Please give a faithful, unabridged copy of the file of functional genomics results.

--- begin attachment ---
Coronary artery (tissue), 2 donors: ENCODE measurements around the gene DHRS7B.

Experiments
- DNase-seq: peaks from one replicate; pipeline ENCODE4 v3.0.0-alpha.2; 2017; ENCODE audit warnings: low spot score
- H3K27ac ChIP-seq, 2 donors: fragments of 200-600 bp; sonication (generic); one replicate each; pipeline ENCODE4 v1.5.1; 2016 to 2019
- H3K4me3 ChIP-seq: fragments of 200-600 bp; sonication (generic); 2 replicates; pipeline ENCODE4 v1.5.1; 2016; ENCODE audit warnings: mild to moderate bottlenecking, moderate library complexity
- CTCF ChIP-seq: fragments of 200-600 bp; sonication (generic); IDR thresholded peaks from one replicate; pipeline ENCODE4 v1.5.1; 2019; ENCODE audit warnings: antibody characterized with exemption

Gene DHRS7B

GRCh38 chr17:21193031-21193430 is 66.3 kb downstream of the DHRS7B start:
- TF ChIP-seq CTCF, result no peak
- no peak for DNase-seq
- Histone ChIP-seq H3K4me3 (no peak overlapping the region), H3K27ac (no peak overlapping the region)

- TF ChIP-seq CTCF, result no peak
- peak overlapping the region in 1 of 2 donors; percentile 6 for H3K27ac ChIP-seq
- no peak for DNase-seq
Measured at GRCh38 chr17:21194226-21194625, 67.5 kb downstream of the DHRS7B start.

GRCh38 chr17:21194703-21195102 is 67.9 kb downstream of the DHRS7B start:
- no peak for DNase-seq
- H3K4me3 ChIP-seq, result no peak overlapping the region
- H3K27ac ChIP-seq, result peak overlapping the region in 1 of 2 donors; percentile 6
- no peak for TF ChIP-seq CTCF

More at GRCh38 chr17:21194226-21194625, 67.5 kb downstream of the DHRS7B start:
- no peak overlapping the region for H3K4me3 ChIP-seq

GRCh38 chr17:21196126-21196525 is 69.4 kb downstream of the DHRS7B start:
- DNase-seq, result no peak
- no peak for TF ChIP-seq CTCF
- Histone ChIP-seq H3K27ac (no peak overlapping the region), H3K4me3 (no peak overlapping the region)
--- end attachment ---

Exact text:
Coronary artery (tissue), 2 donors: ENCODE measurements around the gene DHRS7B.

Experiments
- DNase-seq: peaks from one replicate; pipeline ENCODE4 v3.0.0-alpha.2; 2017; ENCODE audit warnings: low spot score
- H3K27ac ChIP-seq, 2 donors: fragments of 200-600 bp; sonication (generic); one replicate each; pipeline ENCODE4 v1.5.1; 2016 to 2019
- H3K4me3 ChIP-seq: fragments of 200-600 bp; sonication (generic); 2 replicates; pipeline ENCODE4 v1.5.1; 2016; ENCODE audit warnings: mild to moderate bottlenecking, moderate library complexity
- CTCF ChIP-seq: fragments of 200-600 bp; sonication (generic); IDR thresholded peaks from one replicate; pipeline ENCODE4 v1.5.1; 2019; ENCODE audit warnings: antibody characterized with exemption

Gene DHRS7B

GRCh38 chr17:21193031-21193430 is 66.3 kb downstream of the DHRS7B start:
- TF ChIP-seq CTCF, result no peak
- no peak for DNase-seq
- Histone ChIP-seq H3K4me3 (no peak overlapping the region), H3K27ac (no peak overlapping the region)

- TF ChIP-seq CTCF, result no peak
- peak overlapping the region in 1 of 2 donors; percentile 6 for H3K27ac ChIP-seq
- no peak for DNase-seq
Measured at GRCh38 chr17:21194226-21194625, 67.5 kb downstream of the DHRS7B start.

GRCh38 chr17:21194703-21195102 is 67.9 kb downstream of the DHRS7B start:
- no peak for DNase-seq
- H3K4me3 ChIP-seq, result no peak overlapping the region
- H3K27ac ChIP-seq, result peak overlapping the region in 1 of 2 donors; percentile 6
- no peak for TF ChIP-seq CTCF

More at GRCh38 chr17:21194226-21194625, 67.5 kb downstream of the DHRS7B start:
- no peak overlapping the region for H3K4me3 ChIP-seq

GRCh38 chr17:21196126-21196525 is 69.4 kb downstream of the DHRS7B start:
- DNase-seq, result no peak
- no peak for TF ChIP-seq CTCF
- Histone ChIP-seq H3K27ac (no peak overlapping the region), H3K4me3 (no peak overlapping the region)